The problem with plan investments and audits


Retirement plans with more than 100 participants require a CPA audit for their Form 5500. However, small plans with less than 100 participants may sometimes require an audit. This often happens when more than 5% of the Plan’s assets are invested in what is called non-qualified assets and a fidelity bond wasn’t purchased in the amount of the non-qualified assets.

For many years, this client held a partnership interest in a privately held real estate partnership that exceeded 5% of assets and was considered non-qualified according to the Department of Labor’s guidance. The previous third-party administration firm (TPA) never raised the issue of the 95% rule, even though it’s been around for years. Of course, this issue only pops up after they make the transition to a new TPA. The new TPA tells the client they need an audit for $10,000 and the audit should have been done for years.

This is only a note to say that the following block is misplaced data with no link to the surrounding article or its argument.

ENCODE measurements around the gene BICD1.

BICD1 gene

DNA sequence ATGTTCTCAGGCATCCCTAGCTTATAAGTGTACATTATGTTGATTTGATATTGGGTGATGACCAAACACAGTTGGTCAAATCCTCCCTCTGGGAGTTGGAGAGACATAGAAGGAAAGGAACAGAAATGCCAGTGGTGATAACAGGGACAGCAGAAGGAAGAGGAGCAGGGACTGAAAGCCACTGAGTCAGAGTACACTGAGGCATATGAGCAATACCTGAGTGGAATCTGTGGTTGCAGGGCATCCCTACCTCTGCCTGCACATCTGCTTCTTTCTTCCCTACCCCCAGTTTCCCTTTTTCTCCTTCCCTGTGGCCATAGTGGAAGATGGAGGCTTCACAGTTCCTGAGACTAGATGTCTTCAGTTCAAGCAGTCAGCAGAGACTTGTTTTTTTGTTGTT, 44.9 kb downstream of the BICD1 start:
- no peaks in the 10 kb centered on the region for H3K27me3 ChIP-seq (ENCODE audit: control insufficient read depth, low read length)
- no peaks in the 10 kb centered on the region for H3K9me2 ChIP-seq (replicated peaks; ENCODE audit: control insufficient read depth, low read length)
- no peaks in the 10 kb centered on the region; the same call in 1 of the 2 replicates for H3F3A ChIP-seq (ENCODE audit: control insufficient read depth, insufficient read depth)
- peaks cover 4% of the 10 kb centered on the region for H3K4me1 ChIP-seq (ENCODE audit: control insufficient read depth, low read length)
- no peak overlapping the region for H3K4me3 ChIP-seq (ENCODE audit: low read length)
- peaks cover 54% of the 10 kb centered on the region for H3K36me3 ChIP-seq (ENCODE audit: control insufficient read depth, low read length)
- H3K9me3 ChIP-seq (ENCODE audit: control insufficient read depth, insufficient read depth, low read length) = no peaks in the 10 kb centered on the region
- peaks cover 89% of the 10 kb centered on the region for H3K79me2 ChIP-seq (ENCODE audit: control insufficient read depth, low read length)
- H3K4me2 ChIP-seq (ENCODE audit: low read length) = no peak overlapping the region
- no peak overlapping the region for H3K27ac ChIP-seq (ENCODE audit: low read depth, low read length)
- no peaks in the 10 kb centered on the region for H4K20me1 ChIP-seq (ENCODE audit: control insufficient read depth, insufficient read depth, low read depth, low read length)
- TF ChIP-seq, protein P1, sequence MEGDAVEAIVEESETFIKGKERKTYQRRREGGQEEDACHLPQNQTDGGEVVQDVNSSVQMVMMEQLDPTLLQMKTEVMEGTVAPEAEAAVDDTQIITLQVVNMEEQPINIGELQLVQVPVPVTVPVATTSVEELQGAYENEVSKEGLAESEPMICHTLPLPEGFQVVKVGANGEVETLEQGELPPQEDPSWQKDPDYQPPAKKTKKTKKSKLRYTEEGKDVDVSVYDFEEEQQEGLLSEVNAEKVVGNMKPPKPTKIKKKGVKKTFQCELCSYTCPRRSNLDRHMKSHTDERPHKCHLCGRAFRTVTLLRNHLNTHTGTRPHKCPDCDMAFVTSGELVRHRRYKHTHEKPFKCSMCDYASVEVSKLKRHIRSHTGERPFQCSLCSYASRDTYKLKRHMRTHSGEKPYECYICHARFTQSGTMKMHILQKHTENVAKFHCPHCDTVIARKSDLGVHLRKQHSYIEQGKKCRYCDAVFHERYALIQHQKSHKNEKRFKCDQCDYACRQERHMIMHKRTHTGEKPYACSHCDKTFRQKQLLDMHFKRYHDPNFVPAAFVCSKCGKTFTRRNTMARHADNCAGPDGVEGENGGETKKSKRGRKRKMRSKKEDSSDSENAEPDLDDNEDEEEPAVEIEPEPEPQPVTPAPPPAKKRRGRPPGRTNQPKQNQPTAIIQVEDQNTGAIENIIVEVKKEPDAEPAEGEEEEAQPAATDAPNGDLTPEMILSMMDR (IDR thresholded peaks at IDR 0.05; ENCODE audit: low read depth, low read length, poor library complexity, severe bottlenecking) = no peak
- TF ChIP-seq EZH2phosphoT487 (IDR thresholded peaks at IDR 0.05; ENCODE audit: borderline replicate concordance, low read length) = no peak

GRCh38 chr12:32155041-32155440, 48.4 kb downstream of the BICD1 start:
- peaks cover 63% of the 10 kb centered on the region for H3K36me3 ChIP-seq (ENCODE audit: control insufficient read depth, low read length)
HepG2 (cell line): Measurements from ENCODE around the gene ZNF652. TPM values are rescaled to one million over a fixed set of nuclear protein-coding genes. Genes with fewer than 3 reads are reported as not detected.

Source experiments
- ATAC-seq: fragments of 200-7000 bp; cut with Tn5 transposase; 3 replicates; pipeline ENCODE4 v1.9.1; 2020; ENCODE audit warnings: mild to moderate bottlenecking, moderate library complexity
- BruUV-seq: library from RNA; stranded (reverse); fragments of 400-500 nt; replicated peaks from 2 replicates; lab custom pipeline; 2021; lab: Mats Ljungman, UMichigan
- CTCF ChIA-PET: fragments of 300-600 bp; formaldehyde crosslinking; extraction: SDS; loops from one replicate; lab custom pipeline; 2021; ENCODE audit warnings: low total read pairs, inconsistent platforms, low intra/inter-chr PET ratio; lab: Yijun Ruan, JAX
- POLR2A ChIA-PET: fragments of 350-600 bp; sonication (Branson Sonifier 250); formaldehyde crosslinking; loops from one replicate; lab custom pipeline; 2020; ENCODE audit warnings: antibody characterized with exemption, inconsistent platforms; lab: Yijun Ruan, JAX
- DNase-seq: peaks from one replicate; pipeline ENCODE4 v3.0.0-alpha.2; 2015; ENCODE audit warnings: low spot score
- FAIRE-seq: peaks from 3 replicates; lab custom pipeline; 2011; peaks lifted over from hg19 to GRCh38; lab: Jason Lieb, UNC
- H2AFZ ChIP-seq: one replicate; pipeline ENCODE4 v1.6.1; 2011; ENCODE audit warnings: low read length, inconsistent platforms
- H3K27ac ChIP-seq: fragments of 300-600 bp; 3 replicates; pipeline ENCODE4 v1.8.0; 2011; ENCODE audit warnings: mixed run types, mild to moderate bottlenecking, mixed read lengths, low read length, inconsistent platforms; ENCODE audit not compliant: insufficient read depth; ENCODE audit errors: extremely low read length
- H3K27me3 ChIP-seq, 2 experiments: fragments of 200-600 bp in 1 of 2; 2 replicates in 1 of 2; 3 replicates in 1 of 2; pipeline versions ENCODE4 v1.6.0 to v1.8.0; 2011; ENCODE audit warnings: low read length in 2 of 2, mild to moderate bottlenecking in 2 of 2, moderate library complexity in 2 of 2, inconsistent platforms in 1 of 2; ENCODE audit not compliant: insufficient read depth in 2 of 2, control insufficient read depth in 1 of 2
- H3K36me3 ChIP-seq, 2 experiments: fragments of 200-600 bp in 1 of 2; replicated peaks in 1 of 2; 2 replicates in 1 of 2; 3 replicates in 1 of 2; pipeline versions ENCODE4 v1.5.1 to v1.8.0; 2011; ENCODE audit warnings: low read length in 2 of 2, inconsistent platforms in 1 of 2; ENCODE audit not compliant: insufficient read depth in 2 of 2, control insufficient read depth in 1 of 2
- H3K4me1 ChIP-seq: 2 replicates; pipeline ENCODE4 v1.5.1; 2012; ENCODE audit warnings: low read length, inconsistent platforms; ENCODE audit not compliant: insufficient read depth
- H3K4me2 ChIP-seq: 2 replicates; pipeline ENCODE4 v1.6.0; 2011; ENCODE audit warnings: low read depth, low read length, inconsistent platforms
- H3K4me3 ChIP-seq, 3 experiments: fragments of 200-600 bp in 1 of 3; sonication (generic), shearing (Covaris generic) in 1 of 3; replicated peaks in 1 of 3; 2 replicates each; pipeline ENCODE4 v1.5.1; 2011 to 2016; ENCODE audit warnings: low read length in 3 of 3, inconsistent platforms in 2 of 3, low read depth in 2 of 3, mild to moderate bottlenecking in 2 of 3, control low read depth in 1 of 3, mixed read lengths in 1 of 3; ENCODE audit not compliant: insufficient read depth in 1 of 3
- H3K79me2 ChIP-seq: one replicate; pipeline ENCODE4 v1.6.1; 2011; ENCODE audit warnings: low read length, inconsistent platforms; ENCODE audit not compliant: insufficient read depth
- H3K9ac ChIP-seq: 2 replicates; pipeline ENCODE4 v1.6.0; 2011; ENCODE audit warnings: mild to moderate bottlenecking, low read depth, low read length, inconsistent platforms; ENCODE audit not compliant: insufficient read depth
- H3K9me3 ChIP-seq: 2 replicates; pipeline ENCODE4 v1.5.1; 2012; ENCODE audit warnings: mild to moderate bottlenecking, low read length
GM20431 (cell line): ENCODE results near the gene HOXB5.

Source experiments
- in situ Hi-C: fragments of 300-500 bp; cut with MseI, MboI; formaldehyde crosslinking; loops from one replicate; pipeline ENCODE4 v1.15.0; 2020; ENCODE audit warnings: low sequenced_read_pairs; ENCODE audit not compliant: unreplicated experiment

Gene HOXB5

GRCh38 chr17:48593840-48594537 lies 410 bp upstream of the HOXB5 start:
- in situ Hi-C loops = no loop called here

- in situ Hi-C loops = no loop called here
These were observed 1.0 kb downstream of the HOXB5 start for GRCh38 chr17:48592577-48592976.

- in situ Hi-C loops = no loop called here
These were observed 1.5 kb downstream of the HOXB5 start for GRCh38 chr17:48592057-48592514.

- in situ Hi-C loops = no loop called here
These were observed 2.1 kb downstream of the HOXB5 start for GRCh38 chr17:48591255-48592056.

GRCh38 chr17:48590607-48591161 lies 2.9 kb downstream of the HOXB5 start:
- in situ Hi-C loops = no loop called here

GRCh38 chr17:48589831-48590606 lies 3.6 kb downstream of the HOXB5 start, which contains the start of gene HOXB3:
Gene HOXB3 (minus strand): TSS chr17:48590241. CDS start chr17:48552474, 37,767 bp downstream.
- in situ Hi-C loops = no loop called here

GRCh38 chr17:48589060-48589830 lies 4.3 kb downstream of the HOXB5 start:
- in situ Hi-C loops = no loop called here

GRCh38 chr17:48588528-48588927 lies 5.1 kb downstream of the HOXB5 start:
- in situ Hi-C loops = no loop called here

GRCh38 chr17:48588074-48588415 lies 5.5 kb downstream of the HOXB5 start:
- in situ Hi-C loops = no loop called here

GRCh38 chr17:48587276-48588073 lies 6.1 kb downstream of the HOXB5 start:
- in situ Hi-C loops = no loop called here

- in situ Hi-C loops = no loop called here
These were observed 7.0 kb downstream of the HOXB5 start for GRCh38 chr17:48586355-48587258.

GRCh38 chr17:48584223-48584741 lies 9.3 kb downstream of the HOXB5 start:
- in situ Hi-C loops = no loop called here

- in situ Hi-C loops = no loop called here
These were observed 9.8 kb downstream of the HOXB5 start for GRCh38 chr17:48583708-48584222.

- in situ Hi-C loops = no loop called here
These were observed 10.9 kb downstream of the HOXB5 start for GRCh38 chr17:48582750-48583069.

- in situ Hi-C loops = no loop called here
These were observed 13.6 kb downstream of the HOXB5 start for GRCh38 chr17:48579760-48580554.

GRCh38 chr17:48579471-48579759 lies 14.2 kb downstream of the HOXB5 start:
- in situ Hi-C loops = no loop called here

If this client never changed TPAs, would they have ever noticed this error? Of course not, because the lousy TPAs out there have no checks and balances to ensure proper administration. The good TPAs have a system of checks and balances where work is reviewed, checked, and checked again.

I hate to shill, but I stress the need for an independent ERISA attorney who can discover these errors. A review of Form 5500 and a plan asset schedule would have easily uncovered this.As stated before, my Retirement Plan Tune-Up is a legal review that looks at the plan documents, administration, testing, Form 5500, and the investment policy statement for a flat fee of $750.


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